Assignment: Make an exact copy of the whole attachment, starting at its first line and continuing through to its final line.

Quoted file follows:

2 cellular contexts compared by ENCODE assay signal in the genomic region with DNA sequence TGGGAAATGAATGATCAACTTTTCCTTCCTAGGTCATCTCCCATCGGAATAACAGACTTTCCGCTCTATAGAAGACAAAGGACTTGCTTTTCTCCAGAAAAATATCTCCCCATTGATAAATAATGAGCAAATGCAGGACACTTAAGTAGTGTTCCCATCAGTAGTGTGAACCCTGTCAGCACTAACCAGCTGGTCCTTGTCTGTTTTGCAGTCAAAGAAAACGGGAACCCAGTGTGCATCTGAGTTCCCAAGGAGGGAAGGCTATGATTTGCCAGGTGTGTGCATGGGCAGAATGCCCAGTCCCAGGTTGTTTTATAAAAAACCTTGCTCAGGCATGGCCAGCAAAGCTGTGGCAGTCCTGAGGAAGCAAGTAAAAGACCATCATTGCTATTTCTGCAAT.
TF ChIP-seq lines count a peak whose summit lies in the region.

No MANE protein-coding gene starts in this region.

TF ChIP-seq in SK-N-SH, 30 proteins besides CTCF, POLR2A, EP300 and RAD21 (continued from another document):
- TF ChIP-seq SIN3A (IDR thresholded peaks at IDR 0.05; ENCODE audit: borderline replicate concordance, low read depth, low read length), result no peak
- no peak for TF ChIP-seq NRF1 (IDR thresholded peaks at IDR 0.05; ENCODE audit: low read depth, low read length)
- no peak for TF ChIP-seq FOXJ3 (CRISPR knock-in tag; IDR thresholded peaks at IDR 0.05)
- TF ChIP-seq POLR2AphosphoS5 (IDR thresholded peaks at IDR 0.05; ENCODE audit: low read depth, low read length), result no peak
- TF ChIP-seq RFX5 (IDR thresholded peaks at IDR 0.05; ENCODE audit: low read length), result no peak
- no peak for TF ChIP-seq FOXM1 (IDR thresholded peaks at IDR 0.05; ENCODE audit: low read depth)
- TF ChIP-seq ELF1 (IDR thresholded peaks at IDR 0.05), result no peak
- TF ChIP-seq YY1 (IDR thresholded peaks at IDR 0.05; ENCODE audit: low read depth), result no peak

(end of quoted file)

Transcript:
2 cellular contexts compared by ENCODE assay signal in the genomic region with DNA sequence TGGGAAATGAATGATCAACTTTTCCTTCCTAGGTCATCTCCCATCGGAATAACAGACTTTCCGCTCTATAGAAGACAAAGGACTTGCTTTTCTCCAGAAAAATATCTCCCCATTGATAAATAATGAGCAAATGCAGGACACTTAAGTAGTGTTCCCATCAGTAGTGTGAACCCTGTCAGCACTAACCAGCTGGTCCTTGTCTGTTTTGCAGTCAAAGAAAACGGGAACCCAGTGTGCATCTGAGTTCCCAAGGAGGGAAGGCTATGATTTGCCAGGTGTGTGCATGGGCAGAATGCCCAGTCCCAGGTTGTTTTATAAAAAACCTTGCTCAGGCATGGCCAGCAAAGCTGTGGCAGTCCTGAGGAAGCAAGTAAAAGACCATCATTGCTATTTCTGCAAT.
TF ChIP-seq lines count a peak whose summit lies in the region.

No MANE protein-coding gene starts in this region.

TF ChIP-seq in SK-N-SH, 30 proteins besides CTCF, POLR2A, EP300 and RAD21 (continued from another document):
- TF ChIP-seq SIN3A (IDR thresholded peaks at IDR 0.05; ENCODE audit: borderline replicate concordance, low read depth, low read length), result no peak
- no peak for TF ChIP-seq NRF1 (IDR thresholded peaks at IDR 0.05; ENCODE audit: low read depth, low read length)
- no peak for TF ChIP-seq FOXJ3 (CRISPR knock-in tag; IDR thresholded peaks at IDR 0.05)
- TF ChIP-seq POLR2AphosphoS5 (IDR thresholded peaks at IDR 0.05; ENCODE audit: low read depth, low read length), result no peak
- TF ChIP-seq RFX5 (IDR thresholded peaks at IDR 0.05; ENCODE audit: low read length), result no peak
- no peak for TF ChIP-seq FOXM1 (IDR thresholded peaks at IDR 0.05; ENCODE audit: low read depth)
- TF ChIP-seq ELF1 (IDR thresholded peaks at IDR 0.05), result no peak
- TF ChIP-seq YY1 (IDR thresholded peaks at IDR 0.05; ENCODE audit: low read depth), result no peak